Barrels are part of your inheritance and when a child is born a new set is added

Once a year some of the balsamic is removed from the smalleset barrel and taken to be judged.
In Reggio, it is not the years, but a very controlled level of quality they look for in flavor and balance.

The balsamic is taken from the next smallest barrel to replace what was removed in the smallest and so on, and the largest barrel in the set is then filled from the Badessa barrels. In the foto you can see the barrels are left open, covered with small cloth napkins and then the tops to help evaporation.

After touring, while the mosto was slowly reducing- we did a tasting of Andrea's products:

Two orange label ( aragosta- which means lobster for the red)
Silver- argento
Gold- oro
and his apple balsamic, Essenza and Condimento, which are not considered Balsamic Vinegars, but condiments.

When I use Traditional Balsamic Vinegar, for me, it is like wearing Chanel profume.
I always get kissed!

That is worth any price. A one ounce bottle of Chanel is $260. You wear a tiny drop at a time and it lasts forever.

The same with a Traditional Balsamic Vinegar( TVB) - one tiny drop is all you need as a portion.
To showcase the TBV, Andrea served us drops on 24 and 36 month old Parmesan Cheese.

For dessert- WOW- a tiny scoop of vanilla gelato served in a shot class with San Giacomo's signature porcellan tastings spoon laying on top to recieve the drizzle of balsamico and some saba on the bottom.

My favorite way to end a meal

A young bottle of balsamico in Italy costs 45 euro a bottle and a bottle holds 100 1ml portions which are an eyedropper full- that is a lot of balsamico at 50 euro cents a portion. In the USA, it would be $1.25 a portion. Now it doesn't seem expensive!

See my recipe for the Montagliari apple tart-
I serve this with a scoop of gelato and drizzle with balsamico- ONLY the traditional!

Because I love my friends and I can.

September 13, 2009

I Adore September

September 1984- the month my life changed

I wanted to title this blog post I HATE AUGUST- but decided to look on the bright side!

In Italy, if anything can go wrong it will in August, when everyone one is on vacation and nothing gets done. I had paperwork in process with the Italian government which took about three months.When I finally picked up the new permits, they are only good for 3 months and need more paperwork done to make them finally permanent.

My computer hard drive blocked up so I was "crippled" until the shops reopened for repairs.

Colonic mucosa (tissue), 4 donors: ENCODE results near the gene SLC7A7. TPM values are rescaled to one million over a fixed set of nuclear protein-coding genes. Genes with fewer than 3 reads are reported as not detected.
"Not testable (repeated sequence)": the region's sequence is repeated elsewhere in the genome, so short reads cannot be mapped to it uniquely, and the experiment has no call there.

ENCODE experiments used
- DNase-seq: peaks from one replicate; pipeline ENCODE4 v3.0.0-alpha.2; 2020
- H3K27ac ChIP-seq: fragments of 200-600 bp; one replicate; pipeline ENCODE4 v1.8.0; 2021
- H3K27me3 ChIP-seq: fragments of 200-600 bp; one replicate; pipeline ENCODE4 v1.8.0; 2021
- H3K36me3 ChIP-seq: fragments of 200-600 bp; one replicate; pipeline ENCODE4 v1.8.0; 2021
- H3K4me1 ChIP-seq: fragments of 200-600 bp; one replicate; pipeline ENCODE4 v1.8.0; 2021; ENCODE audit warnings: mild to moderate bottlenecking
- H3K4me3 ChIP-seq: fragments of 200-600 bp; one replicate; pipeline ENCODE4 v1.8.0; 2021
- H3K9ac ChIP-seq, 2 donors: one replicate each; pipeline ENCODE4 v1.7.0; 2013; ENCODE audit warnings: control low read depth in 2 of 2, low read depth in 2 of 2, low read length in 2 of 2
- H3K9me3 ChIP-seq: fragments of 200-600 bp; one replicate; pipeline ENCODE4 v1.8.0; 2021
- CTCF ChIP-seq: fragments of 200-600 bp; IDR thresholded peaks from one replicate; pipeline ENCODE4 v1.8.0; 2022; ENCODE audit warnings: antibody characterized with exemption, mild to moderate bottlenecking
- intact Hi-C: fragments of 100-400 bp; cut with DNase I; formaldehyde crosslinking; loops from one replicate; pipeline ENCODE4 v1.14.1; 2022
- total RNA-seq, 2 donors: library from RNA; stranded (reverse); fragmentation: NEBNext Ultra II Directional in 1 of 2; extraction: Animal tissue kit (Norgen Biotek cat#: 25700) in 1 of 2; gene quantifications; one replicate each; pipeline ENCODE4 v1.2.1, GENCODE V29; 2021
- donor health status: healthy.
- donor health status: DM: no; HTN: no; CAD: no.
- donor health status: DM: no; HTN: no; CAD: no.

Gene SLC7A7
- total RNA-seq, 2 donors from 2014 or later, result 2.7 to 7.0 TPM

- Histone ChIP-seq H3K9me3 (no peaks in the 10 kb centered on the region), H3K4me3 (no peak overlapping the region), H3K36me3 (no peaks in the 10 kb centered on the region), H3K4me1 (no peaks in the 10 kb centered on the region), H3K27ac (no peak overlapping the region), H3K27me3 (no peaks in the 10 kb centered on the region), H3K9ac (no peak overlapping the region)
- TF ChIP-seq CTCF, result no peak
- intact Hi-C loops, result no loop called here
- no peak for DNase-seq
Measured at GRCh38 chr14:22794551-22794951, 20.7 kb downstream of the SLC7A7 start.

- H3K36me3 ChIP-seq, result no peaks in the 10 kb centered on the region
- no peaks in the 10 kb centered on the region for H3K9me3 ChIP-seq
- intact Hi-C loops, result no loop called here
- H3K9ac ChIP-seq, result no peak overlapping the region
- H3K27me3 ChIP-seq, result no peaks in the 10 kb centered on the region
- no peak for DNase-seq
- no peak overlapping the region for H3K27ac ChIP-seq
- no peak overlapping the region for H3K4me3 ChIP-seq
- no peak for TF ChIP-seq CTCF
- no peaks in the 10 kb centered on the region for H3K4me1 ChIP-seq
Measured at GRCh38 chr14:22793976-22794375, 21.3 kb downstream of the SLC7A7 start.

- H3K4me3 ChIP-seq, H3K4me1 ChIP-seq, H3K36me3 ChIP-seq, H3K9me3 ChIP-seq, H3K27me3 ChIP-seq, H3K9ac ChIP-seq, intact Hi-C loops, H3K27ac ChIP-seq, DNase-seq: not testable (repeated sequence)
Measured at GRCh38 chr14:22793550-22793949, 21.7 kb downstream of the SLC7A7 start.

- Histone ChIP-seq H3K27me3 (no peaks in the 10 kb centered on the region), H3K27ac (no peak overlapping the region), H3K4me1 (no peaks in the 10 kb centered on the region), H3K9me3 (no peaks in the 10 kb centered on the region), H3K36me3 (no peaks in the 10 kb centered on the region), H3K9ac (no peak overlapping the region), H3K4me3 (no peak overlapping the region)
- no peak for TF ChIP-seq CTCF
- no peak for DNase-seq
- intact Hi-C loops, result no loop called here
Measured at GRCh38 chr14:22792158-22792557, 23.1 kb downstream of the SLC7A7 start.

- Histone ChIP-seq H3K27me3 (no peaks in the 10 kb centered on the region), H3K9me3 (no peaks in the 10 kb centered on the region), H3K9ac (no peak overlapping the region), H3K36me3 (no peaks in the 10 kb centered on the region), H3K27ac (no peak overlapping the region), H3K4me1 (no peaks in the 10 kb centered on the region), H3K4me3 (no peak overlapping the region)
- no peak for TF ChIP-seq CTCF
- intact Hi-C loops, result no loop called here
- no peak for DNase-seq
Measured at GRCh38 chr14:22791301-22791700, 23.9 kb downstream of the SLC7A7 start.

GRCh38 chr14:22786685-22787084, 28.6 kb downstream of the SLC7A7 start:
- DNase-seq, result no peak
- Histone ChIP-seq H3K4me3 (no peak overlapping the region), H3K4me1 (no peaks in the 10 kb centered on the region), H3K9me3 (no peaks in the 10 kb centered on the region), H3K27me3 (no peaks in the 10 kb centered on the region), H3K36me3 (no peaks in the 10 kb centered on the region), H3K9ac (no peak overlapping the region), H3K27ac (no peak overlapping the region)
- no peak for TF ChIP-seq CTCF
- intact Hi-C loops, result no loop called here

The heat was devastating and makes me go brain-dead; I over did it one day and in my exhausted state returning home on the train, I LOST my Nikon SLR- high price to pay.

So finally we are in my beloved September.
As a perpetual student, for me, September is the starting of a new year- new beginnings.
Twenty-five years ago, I bought a one-way ticket to Europe and arrived in Paris! I was hoping to find a job in France and take a break before moving up to California's wine country to open my own pastry shop. Paris, Lyon and Nice- connecting with friends or friends of friends along the way to make connections.

I had planned to come to Florence for a month to study Italian and check it out. My roommate Cathy told me, " You will love Italy and Italy will love you!".
No truer words were ever spoken.

I was not a Italophile- I was smitten with France. But the key was that France was not smitten with me. I always felt that my French was never good enough to be loved by the French.
Thirteen years of classes were not enough- one needed to be perfect!

I arrived in Italy in October- and it was love at first site. They don't have the pastries that France does, but the passion for life won me over.

So the heat has broken, I have my MACBOOK back and am ready to roll!

I also have new programs online
. Just up the hill from me is a beautifully restored villa with apartments and a house for rent where I will be holding Wednesday cooking classes and my new Kitchen in Chianti Culinary Weeks at Villa Poggiolaia. I hope you can join me in my Chianti in the hills of Certaldo with San Gimignano in the distance!

If Italy is not in your plans this year- I am coming closer to home!
I will be the guest chef at Casa Luna in San Miguel D'allende in Mexico. The place looks spectacular with this three kitchens and organic farm.

If you follow me here and are also on Facebook or Twitter I am too!
facebook Divinacucina and twitter @divinacucina

See you soon I hope!

Here is a quick little recipe I made yesterday for lunch:
When I first arrived in Florence I went up to Fiesole the hill town overlooking the city and sat outside to have a pizza. I ordered a peperoni pizza, expecting to get a pizza with spicy salami slices. Instead it was covered with bell pepper slices! YUCK! There are many of those sort of "lost in translation" mistakes that happen when one doesn't speak the language. I speak Italian almost perfectly now, but still don't like bell peppers on my pizza, but adore roasted red bell peppers.

Here is my take on turning them into a :

Peperoni "Pizza:Gluten-free
I roast the bell peppers whole and then place them in a bag to sweat, making it easier to peel them.

Cut into 1/4's, place in a skillet and top with mozzarella cheese, torn into pieces.
Sprinkle with oregano, anchovies if you like, capers and drizzle with oil.
Heat covered on top of the stove, creating an oven.

Serve hot.